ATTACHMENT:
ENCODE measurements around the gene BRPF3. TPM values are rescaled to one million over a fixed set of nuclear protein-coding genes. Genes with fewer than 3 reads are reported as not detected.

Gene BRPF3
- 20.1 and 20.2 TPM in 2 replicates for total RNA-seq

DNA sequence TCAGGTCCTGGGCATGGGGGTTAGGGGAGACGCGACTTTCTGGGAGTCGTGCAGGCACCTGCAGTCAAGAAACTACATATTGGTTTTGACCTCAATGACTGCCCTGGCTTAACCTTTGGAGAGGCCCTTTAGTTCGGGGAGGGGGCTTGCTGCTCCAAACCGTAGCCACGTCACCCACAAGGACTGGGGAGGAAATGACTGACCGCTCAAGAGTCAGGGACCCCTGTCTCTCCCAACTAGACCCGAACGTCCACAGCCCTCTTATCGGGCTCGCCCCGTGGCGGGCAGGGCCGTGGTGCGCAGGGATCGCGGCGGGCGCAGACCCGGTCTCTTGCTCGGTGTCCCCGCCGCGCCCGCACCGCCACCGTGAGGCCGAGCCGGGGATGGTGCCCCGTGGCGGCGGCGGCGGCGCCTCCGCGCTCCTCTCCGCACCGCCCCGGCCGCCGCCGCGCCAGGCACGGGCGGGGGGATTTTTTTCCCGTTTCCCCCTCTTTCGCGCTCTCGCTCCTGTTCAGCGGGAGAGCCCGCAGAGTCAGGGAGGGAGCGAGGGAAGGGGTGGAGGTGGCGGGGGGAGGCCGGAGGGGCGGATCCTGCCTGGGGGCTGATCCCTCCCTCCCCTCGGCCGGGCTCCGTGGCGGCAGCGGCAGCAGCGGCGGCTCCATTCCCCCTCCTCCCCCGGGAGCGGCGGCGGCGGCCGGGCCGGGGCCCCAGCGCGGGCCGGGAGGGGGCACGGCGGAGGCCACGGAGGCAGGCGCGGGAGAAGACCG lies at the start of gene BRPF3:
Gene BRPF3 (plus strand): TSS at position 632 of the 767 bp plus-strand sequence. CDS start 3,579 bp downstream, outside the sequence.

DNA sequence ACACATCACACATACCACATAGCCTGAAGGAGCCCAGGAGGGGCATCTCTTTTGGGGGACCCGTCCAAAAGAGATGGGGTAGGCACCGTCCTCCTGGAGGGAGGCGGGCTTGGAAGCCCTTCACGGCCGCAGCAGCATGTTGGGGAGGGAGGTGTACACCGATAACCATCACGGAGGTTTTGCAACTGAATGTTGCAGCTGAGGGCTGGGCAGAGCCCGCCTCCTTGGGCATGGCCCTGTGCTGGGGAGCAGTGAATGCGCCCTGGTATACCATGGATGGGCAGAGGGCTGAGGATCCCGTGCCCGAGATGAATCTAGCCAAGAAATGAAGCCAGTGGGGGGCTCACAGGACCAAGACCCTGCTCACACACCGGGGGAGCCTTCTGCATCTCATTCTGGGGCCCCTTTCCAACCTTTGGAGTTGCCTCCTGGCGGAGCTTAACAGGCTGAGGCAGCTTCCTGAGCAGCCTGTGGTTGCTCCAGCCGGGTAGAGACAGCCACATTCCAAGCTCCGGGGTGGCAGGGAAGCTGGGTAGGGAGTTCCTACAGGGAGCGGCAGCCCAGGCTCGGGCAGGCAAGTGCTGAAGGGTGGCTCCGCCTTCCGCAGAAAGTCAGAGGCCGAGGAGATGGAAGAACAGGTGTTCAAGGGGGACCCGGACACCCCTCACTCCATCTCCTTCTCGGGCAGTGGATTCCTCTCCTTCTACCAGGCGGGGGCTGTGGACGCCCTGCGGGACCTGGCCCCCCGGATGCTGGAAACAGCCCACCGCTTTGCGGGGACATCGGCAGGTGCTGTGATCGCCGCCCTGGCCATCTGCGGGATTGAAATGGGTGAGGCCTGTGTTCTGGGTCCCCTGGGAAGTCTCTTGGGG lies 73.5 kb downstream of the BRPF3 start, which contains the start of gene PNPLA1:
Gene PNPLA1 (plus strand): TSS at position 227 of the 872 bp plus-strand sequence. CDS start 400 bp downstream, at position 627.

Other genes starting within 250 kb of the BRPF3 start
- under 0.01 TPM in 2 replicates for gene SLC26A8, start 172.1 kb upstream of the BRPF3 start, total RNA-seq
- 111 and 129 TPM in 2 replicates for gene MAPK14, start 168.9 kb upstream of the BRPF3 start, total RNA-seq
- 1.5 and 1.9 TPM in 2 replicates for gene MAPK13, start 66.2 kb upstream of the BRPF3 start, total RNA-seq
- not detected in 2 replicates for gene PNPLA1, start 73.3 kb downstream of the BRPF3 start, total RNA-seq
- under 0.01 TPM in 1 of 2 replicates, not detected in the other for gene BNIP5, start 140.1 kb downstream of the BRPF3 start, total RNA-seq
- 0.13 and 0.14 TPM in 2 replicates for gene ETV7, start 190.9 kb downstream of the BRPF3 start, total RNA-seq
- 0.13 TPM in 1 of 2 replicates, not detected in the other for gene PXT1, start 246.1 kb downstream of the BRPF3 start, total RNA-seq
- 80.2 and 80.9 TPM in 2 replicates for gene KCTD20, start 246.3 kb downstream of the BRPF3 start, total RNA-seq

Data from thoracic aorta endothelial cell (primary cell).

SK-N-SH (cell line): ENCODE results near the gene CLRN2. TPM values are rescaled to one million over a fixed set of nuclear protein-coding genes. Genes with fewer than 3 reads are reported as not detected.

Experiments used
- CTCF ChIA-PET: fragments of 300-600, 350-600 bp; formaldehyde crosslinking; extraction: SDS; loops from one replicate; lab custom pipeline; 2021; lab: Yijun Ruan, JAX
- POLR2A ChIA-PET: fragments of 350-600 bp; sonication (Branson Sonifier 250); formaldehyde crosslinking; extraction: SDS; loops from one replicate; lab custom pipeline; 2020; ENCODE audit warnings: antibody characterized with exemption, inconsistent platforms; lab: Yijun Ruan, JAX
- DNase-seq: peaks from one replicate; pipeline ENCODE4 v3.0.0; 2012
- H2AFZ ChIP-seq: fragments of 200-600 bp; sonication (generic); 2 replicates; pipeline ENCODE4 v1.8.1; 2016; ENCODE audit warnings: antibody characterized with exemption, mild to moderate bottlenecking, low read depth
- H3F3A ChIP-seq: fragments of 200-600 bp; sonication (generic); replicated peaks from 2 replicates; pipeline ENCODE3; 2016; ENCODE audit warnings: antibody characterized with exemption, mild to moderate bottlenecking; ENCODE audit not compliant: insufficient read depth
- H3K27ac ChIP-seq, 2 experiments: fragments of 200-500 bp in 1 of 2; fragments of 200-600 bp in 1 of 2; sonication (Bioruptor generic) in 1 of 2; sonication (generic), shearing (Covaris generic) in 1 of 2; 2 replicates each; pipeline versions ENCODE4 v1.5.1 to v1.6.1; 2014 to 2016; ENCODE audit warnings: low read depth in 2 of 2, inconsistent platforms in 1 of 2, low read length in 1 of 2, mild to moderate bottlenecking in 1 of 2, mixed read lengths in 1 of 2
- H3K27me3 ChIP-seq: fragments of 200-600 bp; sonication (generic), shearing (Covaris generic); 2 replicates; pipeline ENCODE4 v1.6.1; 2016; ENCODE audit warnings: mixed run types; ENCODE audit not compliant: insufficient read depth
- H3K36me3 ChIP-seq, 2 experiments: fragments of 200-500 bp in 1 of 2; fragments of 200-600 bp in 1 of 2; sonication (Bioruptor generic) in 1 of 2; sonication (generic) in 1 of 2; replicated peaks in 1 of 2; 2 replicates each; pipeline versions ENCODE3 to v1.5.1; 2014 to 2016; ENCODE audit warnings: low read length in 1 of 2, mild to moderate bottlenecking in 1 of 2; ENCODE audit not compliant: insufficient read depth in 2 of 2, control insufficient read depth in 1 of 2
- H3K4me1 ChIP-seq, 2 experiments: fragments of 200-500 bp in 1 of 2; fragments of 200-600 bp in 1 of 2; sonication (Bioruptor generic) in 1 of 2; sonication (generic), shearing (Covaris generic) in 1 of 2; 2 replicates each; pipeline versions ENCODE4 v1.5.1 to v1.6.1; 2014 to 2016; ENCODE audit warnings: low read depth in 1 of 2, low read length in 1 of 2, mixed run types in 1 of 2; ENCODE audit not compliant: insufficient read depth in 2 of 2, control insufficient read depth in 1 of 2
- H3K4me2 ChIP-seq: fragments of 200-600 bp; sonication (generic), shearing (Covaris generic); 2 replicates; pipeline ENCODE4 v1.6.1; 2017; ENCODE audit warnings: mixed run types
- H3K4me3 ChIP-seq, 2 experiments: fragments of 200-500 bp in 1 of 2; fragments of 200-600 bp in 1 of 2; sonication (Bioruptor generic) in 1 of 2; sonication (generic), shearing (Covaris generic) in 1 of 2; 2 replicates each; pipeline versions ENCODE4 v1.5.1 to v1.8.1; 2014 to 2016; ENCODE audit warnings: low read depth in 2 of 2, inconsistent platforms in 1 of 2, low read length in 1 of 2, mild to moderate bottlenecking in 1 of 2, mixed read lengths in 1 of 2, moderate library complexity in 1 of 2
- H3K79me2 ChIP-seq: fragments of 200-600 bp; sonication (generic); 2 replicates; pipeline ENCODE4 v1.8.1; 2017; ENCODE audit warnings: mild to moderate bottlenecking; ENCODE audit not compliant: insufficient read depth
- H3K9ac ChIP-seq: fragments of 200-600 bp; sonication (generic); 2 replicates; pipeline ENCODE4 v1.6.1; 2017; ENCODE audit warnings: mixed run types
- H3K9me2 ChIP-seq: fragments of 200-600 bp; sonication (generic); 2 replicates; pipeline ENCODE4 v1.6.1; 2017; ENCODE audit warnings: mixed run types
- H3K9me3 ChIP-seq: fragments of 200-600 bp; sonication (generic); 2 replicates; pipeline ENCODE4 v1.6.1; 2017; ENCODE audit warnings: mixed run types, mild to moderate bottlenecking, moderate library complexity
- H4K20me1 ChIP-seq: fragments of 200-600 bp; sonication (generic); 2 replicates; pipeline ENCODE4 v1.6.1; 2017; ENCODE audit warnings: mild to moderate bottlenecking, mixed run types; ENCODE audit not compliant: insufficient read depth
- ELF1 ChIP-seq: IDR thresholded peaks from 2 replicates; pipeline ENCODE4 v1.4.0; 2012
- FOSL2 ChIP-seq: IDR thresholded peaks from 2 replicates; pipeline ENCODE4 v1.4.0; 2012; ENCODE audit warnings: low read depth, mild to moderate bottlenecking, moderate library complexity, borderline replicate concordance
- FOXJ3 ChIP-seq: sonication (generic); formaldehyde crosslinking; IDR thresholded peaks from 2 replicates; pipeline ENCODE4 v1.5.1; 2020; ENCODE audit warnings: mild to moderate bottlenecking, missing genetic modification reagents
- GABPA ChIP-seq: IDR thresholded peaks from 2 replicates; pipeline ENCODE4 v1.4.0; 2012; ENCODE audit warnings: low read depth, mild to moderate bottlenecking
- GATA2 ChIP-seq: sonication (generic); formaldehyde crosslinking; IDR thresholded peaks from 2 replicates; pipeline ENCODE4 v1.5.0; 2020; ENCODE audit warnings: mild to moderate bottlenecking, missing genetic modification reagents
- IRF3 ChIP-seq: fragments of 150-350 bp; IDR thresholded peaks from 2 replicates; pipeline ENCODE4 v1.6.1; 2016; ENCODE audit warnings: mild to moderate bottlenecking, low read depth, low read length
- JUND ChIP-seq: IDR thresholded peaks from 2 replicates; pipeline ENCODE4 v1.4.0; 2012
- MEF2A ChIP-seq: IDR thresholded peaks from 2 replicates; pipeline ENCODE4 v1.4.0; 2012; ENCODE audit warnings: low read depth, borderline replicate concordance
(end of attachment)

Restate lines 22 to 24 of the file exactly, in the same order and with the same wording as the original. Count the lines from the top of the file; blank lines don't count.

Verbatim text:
- DNase-seq: peaks from one replicate; pipeline ENCODE4 v3.0.0; 2012
- H2AFZ ChIP-seq: fragments of 200-600 bp; sonication (generic); 2 replicates; pipeline ENCODE4 v1.8.1; 2016; ENCODE audit warnings: antibody characterized with exemption, mild to moderate bottlenecking, low read depth
- H3F3A ChIP-seq: fragments of 200-600 bp; sonication (generic); replicated peaks from 2 replicates; pipeline ENCODE3; 2016; ENCODE audit warnings: antibody characterized with exemption, mild to moderate bottlenecking; ENCODE audit not compliant: insufficient read depth